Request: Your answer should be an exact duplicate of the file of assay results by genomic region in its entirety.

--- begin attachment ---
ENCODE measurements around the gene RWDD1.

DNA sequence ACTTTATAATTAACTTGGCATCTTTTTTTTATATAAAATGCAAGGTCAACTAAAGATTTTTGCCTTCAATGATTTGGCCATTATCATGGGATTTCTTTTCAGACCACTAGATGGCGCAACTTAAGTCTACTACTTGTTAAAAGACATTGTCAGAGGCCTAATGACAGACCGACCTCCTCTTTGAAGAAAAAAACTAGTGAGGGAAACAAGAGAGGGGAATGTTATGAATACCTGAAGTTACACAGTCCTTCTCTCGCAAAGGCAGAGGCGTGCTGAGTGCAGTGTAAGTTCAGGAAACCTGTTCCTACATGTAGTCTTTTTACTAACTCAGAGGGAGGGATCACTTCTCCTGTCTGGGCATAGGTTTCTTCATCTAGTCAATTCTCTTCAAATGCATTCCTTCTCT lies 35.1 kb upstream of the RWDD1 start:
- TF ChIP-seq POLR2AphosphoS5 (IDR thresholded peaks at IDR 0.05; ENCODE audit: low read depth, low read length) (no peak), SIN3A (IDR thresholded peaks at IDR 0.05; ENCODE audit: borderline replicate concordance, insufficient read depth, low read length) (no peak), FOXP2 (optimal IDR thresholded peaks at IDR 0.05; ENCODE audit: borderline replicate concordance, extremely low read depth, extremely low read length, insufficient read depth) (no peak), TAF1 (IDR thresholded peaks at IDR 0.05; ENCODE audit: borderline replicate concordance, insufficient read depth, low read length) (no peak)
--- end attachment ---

ENCODE measurements around the gene RWDD1.

DNA sequence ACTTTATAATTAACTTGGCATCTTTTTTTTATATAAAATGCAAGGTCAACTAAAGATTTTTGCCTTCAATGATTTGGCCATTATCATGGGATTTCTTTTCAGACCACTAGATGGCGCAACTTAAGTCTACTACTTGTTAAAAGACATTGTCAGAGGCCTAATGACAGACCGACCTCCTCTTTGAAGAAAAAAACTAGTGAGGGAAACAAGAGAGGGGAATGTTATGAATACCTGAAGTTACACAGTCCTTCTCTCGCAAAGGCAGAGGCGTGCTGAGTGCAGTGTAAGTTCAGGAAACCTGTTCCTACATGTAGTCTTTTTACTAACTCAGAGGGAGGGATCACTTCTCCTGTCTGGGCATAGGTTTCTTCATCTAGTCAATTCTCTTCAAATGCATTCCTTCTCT lies 35.1 kb upstream of the RWDD1 start:
- TF ChIP-seq POLR2AphosphoS5 (IDR thresholded peaks at IDR 0.05; ENCODE audit: low read depth, low read length) (no peak), SIN3A (IDR thresholded peaks at IDR 0.05; ENCODE audit: borderline replicate concordance, insufficient read depth, low read length) (no peak), FOXP2 (optimal IDR thresholded peaks at IDR 0.05; ENCODE audit: borderline replicate concordance, extremely low read depth, extremely low read length, insufficient read depth) (no peak), TAF1 (IDR thresholded peaks at IDR 0.05; ENCODE audit: borderline replicate concordance, insufficient read depth, low read length) (no peak)